On an Ad Man

Ted grew up in Springfield, Massachusetts, wanting to be a professor. His immigrant Dad, the manager of a brewery, approved of this career choice because Dad wanted a better life for his son.
After finishing college at Dartmouth in the mid-1920s, That’s Ted at college in the image above. Ted chose Oxford to study English literature in preparation for exactly such a career. While at Oxford, Ted met a woman there, Helen, who convinced him that his real talent lay in a fairly new but potentially lucrative field: Magazine cartooning.
You see, Ted like to doodle, and he made funny drawings that elicited laughter from this woman. The pair hit it off and were eventually married. Ted returned to United States without completing his degree to pursue his new career in cartoons, attempting to sell to large magazines. This new career proved successful.
Then, in the 1930s, Ted expanded his graphic art talent into advertising, and he created several nationally successful advertising campaigns for such large corporations as Standard Oil, Ford, and NBC. That’s one of Ted’s ads in the picture below (for a product called Flit, an insecticide).
Between the magazine work and the advertising, Ted became wealthy, eventually making more money than many of his rich Dartmouth classmates. He and Helen traveled the world, which Ted felt helped his creativity. They lived a nice life. Children were not important to either of the couple. In fact, his wife once noted that Ted lived his whole life without kids and was very happy without them. Frankly, Ted never really liked children and often felt awkward around them.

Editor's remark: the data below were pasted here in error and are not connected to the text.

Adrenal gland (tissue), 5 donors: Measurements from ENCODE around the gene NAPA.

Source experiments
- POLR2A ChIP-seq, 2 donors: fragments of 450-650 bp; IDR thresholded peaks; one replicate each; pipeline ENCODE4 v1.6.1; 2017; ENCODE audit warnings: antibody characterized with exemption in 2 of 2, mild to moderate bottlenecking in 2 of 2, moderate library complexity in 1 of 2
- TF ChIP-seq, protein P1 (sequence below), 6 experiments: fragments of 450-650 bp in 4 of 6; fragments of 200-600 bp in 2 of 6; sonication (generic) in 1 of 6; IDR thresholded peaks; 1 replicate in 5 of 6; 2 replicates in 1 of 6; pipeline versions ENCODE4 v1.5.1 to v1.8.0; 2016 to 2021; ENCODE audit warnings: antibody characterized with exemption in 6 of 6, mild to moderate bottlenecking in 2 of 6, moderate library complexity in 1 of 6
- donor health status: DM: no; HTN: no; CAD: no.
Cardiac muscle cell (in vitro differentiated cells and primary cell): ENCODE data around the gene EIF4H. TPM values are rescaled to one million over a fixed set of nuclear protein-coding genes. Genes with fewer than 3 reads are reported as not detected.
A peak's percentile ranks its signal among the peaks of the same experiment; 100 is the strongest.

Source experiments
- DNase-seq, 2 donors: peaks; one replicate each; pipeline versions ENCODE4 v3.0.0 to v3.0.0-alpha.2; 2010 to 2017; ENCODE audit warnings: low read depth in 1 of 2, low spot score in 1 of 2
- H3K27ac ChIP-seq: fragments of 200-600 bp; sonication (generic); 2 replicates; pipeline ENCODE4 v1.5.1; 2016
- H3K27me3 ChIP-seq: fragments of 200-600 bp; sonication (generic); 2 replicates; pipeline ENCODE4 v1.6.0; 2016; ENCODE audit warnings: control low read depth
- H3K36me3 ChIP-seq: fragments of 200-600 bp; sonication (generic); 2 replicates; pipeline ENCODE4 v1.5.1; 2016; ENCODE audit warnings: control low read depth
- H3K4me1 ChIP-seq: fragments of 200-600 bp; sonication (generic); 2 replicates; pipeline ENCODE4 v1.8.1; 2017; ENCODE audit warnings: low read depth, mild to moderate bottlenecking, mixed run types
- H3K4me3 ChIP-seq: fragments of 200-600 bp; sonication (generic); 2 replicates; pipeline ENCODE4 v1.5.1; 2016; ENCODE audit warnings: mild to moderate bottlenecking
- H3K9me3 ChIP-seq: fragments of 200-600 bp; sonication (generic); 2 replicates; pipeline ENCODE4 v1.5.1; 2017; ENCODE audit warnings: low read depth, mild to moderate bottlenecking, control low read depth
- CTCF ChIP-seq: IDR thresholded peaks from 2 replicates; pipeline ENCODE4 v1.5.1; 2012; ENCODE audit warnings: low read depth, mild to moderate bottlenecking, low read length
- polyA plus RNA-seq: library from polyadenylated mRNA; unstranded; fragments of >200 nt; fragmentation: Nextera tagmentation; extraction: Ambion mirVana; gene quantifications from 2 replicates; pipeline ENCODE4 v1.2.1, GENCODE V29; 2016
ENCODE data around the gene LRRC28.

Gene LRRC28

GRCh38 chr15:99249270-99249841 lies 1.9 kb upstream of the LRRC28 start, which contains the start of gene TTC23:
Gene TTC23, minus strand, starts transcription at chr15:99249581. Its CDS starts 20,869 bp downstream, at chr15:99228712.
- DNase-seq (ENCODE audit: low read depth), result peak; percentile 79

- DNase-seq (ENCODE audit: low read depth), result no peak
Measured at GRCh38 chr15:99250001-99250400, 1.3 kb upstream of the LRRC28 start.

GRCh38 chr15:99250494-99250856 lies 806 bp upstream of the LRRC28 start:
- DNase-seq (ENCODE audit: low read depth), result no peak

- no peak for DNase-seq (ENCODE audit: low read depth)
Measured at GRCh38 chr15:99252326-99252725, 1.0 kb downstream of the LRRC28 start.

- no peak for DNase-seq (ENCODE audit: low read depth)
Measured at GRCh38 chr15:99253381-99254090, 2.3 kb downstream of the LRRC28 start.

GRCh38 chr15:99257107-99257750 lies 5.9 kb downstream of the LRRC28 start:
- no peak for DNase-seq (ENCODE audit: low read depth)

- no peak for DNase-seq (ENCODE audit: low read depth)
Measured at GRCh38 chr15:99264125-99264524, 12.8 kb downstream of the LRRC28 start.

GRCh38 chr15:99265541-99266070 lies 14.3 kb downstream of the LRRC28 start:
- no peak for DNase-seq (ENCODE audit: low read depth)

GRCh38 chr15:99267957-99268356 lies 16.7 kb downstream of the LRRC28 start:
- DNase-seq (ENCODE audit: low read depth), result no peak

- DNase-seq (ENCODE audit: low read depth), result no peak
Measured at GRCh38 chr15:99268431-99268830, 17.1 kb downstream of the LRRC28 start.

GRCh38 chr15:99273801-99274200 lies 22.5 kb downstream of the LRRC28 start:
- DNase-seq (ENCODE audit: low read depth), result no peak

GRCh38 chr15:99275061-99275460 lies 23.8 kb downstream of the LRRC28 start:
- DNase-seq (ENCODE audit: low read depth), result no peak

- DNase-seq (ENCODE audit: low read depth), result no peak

This is important because, in 1936, Ted decided to write a children’s book. Helen had written some successful books for kids, and she encouraged Ted to give the genre a try. Perhaps not having a lot of experience around kids wasn’t the best background for writing a children’s book because Ted later said that the manuscript was rejected by over 40 different publishers. But, he persisted, and the book was eventually published by the firm one of his old Dartmouth classmates.
The book was a success, but, then, World War II broke out, and Ted found that he was a bit too old to join the military. So, he went to work creating political cartoons that helped the allied cause. He brought the same wonderfully creative energy to this patriotic effort that he had to the national advertising campaigns. Ted’s work proved to be incredibly influential in keeping both morale high at home and public opinion overseas pro-American.
After the war, rather than returning to the lucrative ad work, Ted resumed his book writing career, again targeting a children’s audience. One of his friends challenged him to create a book that was interesting to kids and that used a vocabulary of only 50 words. Ted accepted the challenge, and that book, too, became successful.
Wildly so.
You’ve read it, in fact.
Green Eggs and Ham by Dr. Seuss.

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